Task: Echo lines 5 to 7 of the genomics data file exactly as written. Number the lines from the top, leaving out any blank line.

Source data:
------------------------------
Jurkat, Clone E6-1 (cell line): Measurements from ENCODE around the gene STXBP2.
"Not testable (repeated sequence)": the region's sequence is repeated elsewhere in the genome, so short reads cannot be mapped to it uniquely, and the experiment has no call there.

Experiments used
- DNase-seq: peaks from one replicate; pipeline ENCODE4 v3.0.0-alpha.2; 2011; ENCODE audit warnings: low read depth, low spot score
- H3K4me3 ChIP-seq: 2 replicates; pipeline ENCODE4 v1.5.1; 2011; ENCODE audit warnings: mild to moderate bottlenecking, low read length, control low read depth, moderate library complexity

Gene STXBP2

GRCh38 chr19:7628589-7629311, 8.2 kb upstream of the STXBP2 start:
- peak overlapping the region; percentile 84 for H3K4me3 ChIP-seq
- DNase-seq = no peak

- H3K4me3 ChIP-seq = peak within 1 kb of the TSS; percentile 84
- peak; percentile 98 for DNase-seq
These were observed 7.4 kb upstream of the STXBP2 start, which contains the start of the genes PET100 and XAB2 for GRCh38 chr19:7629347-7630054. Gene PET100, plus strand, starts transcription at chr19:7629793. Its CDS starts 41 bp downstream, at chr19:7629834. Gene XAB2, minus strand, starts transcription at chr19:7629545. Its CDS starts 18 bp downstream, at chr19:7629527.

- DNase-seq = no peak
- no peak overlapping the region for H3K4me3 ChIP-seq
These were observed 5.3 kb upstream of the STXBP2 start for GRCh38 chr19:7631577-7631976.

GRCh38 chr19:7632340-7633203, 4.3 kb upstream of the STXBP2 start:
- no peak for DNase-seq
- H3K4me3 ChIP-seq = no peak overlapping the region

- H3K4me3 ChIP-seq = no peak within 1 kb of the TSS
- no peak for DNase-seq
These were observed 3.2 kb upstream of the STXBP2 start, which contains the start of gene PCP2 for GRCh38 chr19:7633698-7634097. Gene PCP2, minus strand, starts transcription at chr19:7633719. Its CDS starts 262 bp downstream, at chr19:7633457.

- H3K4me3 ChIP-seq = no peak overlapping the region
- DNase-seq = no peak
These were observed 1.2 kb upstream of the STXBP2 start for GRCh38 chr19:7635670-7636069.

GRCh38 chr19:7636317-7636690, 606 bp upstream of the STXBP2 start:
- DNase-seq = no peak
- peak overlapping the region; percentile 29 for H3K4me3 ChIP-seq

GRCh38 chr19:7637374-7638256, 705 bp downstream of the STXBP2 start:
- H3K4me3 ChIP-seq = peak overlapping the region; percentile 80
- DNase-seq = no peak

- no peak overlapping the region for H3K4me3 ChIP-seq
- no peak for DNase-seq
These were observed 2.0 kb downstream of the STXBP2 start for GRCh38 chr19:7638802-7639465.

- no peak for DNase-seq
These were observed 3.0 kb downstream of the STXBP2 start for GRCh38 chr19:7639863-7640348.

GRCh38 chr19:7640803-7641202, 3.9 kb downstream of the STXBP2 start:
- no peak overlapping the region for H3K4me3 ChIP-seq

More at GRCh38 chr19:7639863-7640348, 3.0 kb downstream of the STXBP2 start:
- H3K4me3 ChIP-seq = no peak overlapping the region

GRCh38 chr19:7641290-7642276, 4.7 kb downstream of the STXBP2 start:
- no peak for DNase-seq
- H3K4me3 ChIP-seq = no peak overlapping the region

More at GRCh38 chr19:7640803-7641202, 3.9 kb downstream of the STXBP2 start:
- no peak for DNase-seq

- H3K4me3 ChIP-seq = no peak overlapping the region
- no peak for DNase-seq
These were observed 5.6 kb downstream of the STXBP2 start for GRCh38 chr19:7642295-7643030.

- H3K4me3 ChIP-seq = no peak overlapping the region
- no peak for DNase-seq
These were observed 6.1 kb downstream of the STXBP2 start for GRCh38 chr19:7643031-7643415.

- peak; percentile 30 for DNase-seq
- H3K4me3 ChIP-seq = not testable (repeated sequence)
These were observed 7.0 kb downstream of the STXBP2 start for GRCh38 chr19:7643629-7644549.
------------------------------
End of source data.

- H3K4me3 ChIP-seq: 2 replicates; pipeline ENCODE4 v1.5.1; 2011; ENCODE audit warnings: mild to moderate bottlenecking, low read length, control low read depth, moderate library complexity

Gene STXBP2

GRCh38 chr19:7628589-7629311, 8.2 kb upstream of the STXBP2 start: